KC Cares: Heartland Song Network elevates local music publishing
Kansas City may not be our nation’s live music capital, but it’s got its fair share of talented local artists. With any creative industry, it’s not always the case that hard work pays off. To change that, Danny Powell and Diana Ennis put their heads together and came up with the Heartland Song Network.
The idea sprouted at the Folk Alliance convention in New Orleans in January 2020. Powell was at a panel discussion about what music industry bigwigs want from artists.
“They started talking about what the music industry is looking for, and the place kind of erupted with these do-it-yourself singer-songwriters. They said, ‘We do these things, and we still don’t get any attention,’” Powell says.
That prompted a Facebook post where he asked his artist friends, “What do you need that you don’t have?” The enormous response led Powell to create the Heartland Song Network.
“We are trying to help build the industry here in the Heartland. We’re kind of a flyover city musically. There’s not a lot of record labels; there’s not a lot of management,” Powell says. “We’re trying to educate these artists so when they create this music, we tell them, ‘You’ve got to publish this with BMI or ASCAP or whoever. If you’ve not done that, we will help you and show you how.’”
As it turned out, the timing was appropriate because they were poised to lend support when the pandemic shutdowns started. Their first order of business was to hold an online benefit concert, but then they got their first original programming underway, what they call “The COVID Collaborations.”
They were able to connect musicians across multiple genres to write and record new music together. That’s just the tip of the creative iceberg for them.
The Network arranged for Grammy-nominated songwriter Odie Blackmon to listen to and critique local artists’ songs via Zoom, hold webinars about the business, and even stage a regular youth song swap, which gives performers ages 10-17 a way to share their own music or just play covers in front of an audience.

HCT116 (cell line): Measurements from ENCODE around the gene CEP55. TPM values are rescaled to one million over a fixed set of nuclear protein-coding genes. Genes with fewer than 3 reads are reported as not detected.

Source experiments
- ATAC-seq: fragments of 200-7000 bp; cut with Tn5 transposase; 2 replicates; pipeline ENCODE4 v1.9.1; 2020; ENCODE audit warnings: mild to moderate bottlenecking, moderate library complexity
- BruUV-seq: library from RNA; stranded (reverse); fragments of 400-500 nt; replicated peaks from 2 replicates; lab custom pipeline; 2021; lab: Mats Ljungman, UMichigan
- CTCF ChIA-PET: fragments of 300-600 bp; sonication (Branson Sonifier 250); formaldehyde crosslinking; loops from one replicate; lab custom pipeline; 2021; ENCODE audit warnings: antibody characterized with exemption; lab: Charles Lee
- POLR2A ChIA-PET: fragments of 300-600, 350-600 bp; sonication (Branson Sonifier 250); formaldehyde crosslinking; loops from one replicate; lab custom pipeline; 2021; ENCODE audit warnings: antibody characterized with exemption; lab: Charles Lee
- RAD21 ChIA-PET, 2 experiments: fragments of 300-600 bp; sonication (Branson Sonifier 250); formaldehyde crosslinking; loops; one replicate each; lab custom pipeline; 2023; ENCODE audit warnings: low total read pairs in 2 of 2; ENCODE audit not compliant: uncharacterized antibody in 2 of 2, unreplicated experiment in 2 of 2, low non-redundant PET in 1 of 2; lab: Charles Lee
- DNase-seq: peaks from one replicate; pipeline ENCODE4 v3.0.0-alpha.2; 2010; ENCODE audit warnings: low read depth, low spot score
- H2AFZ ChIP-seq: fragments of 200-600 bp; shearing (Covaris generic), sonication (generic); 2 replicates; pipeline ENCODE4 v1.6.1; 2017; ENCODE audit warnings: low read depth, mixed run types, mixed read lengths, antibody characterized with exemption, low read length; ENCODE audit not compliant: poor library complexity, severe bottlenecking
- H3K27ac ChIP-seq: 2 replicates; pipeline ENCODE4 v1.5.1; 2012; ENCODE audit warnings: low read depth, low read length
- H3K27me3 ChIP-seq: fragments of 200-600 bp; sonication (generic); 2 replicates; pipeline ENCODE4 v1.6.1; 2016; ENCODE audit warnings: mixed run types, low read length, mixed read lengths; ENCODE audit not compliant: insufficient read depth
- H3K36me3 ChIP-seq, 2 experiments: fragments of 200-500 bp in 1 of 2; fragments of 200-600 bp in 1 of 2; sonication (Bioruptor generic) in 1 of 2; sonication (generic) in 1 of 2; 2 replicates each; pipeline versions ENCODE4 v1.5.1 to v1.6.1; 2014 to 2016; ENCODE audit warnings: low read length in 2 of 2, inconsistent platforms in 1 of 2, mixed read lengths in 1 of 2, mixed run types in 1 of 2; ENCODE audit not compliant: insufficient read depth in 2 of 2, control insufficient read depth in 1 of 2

“A lot of these young people never played in front of anybody, and it’s very scary for them to do that, but once they’ve done it once, it kind of opens up a whole new world for them,” Powell says. “It gives them an idea that if they’re going to pursue this type of occupation, this is what it’s going to be like.”
If you want to hear from artists in the Network, you can also catch them at their Bloody Mary mornings on Saturdays at Mike Kelly’s Westsider located at 1515 Westport Rd.
Reaching out into the community, their other major project is called Elder Song. Powell and others are interviewing older members of the community about their life stories, then writing a song based on each person’s life.
The Network pays artists to create the tunes for Elder Song, although the artists do retain the rights to the work.
On the educational side, their webinar topics range from music licensing to writing a bio for your website.
“What we’re trying to do is educate not only the people that are creating the music but the patrons and the listeners on the importance of what music is and what these artists can provide overall,” Powell says.
They also sponsor artists to take classes elsewhere or purchase musical instruments they might not be able to afford. Local musician Kristin Hamilton was able to take an online class in the business of being an independent musician with the Network’s help.
“It’s cool to sit in a Zoom room with other people doing what you do and connecting with like-minded people,” she says.
Hamilton and her 15-year-old daughter, Lucy Gray Hamilton, joined the Network almost as soon as it started.
“Being a part of the Heartland Song Network has helped both of us branch out by giving us opportunities to collaborate with new artists—artists we’ve never met before—and introduce our music to new audiences through performance opportunities they’ve provided, and improve our craft through free workshops online,” Hamilton says.
Hamilton, previously a member of the group Under the Big Oak Tree, has been performing as a folk-country Americana solo artist.
“[The Network] has really strengthened, in my mind, the entire music community here in Kansas City. I think we have something special. The community is supportive, uplifting, and eager to get together and collaborate. I wouldn’t want to be anywhere else,” she says.
Powell says they’re looking for more volunteers to do interviews for the Elder Song project. For information, visit http://heartlandsongnetwork.org/support